I always knew that moving away to attend a university would be somewhat challenging for me. After all, I had lived in the same old home my entire life, driving down the same old roads, connected to the same old community. However, the reality of my heartache refused to settle in until the onset of last autumn, as I embraced my mother on what felt like my last day of being a child. I was about to live on my own as a freshman in college, working to pay my bills and acting like a responsible adult. I didn't feel ready, but I didn't want to admit that, either, so I waved goodbye and swallowed my anxious tears.
Honestly, I expected to adjust to the loneliness of being apart from family and friends, hoping to discover new ones along the way; however, the longer the months wore on, the heavier my steps became and the rawer my inner wounds felt. Every smell, every thought, and every person that reminded me of home threatened to elicit a quiet sob, and I often spent the night reminiscing about the past, my chest throbbing with regret as I held a rumpled pillow to my chest. Sometimes I felt tempted to make that phonecall to my mother, releasing my stress and telling her that I intended to return from college to attend a local one instead, if I wished to even remain in post-secondary education. However, each time I hesitated, and each time I resigned myself to cowardice. I couldn't bear to disappoint my future self, much less those who loved me; besides, I had worked so hard to acquire the scholarships that would allow me to attend the best school in my state, and the other colleges lacked the program that I wanted to enroll in. How could I let myself risk losing everything because of a little unhappiness?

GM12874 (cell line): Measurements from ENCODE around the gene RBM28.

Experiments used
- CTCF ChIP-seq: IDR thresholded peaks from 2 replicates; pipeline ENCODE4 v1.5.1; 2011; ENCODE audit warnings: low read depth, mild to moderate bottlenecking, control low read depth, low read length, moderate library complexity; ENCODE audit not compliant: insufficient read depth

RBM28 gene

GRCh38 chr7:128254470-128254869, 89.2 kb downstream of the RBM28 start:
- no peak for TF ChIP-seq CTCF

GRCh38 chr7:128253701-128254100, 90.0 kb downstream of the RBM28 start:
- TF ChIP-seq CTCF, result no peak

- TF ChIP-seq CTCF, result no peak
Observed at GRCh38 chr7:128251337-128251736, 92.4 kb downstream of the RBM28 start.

As a result, the months continued. Exam weeks came and went. I learned and I did the work mechanically; I achieved decent grades, but the old sorrow transitioned into numbness, and I could barely muster the motivation to even care about life. I felt empty. In the past, I had assumed that social media, Facetime, texts, and phonecalls could help me sustain my relationships, that it would be enough to help me feel related. Unfortunately, such was not the case; the screen, the distance, and the time that separated me from everyone else exacerbated my grief and amplified my longing to be physically close. At times, I got the opportunity to visit, and during those moments I crammed as much as I possibly could into each day, waking up early and staying out late, laughing with friends and relishing dinners with family. However, as exhilarating and fulfilling those brief weekends were, the distress of leaving worsened with each instance, like scraping off a scab.
I know that I need a community where I currently live, but the yearning for my childhood friendships continues to claw at me, hampering my enthusiasm to develop novel relationships. Of course, I have made some acquaintances and I have met nice people, but I constantly subconsciously compare them to the people I have known for years and years, and I cannot help but want them surrounding me still. However, my heart must learn what my mind has acknowledged: Things will never quite be the same. My friends have each found their paths, and many have left my hometown at this point; of course, we can keep in touch, but we no longer exist in the same context, and our lives will only continue to drift in different directions. Perhaps that is part of the sick beauty of life; everything is constantly changing and adapting, and we?re continuing our journeys and improving ourselves with each stride we take.
I'm beginning to realize that I can hope for the good old days to return, but the more I do, the more I lose in this current moment, and the more dissatisfied I become. Moving forward, I'm going to seize the day, welcome unpredictability, make every second part of an adventure, and become involved. I needn't worry that I am betraying my past by enjoying the present, because that is the only way I can carve out a better future. Carpe diem, my friends.